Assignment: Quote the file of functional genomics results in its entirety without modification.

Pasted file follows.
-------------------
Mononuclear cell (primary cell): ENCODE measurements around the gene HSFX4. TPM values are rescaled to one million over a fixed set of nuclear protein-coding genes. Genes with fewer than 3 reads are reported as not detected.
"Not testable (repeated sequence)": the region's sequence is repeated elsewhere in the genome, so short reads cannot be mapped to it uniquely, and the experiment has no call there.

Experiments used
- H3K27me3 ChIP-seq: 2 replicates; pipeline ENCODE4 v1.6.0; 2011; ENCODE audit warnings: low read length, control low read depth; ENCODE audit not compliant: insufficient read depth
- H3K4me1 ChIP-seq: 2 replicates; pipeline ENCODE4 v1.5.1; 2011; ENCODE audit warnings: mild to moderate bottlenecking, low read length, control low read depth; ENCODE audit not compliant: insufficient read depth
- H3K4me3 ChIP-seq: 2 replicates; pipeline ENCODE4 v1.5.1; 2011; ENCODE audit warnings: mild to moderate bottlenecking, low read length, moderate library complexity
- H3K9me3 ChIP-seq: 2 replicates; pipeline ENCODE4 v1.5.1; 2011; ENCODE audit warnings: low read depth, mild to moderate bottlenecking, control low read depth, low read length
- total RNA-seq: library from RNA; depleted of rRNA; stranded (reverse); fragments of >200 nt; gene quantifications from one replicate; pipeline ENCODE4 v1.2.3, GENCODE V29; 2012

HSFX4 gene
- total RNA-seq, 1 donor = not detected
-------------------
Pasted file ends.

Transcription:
Mononuclear cell (primary cell): ENCODE measurements around the gene HSFX4. TPM values are rescaled to one million over a fixed set of nuclear protein-coding genes. Genes with fewer than 3 reads are reported as not detected.
"Not testable (repeated sequence)": the region's sequence is repeated elsewhere in the genome, so short reads cannot be mapped to it uniquely, and the experiment has no call there.

Experiments used
- H3K27me3 ChIP-seq: 2 replicates; pipeline ENCODE4 v1.6.0; 2011; ENCODE audit warnings: low read length, control low read depth; ENCODE audit not compliant: insufficient read depth
- H3K4me1 ChIP-seq: 2 replicates; pipeline ENCODE4 v1.5.1; 2011; ENCODE audit warnings: mild to moderate bottlenecking, low read length, control low read depth; ENCODE audit not compliant: insufficient read depth
- H3K4me3 ChIP-seq: 2 replicates; pipeline ENCODE4 v1.5.1; 2011; ENCODE audit warnings: mild to moderate bottlenecking, low read length, moderate library complexity
- H3K9me3 ChIP-seq: 2 replicates; pipeline ENCODE4 v1.5.1; 2011; ENCODE audit warnings: low read depth, mild to moderate bottlenecking, control low read depth, low read length
- total RNA-seq: library from RNA; depleted of rRNA; stranded (reverse); fragments of >200 nt; gene quantifications from one replicate; pipeline ENCODE4 v1.2.3, GENCODE V29; 2012

HSFX4 gene
- total RNA-seq, 1 donor = not detected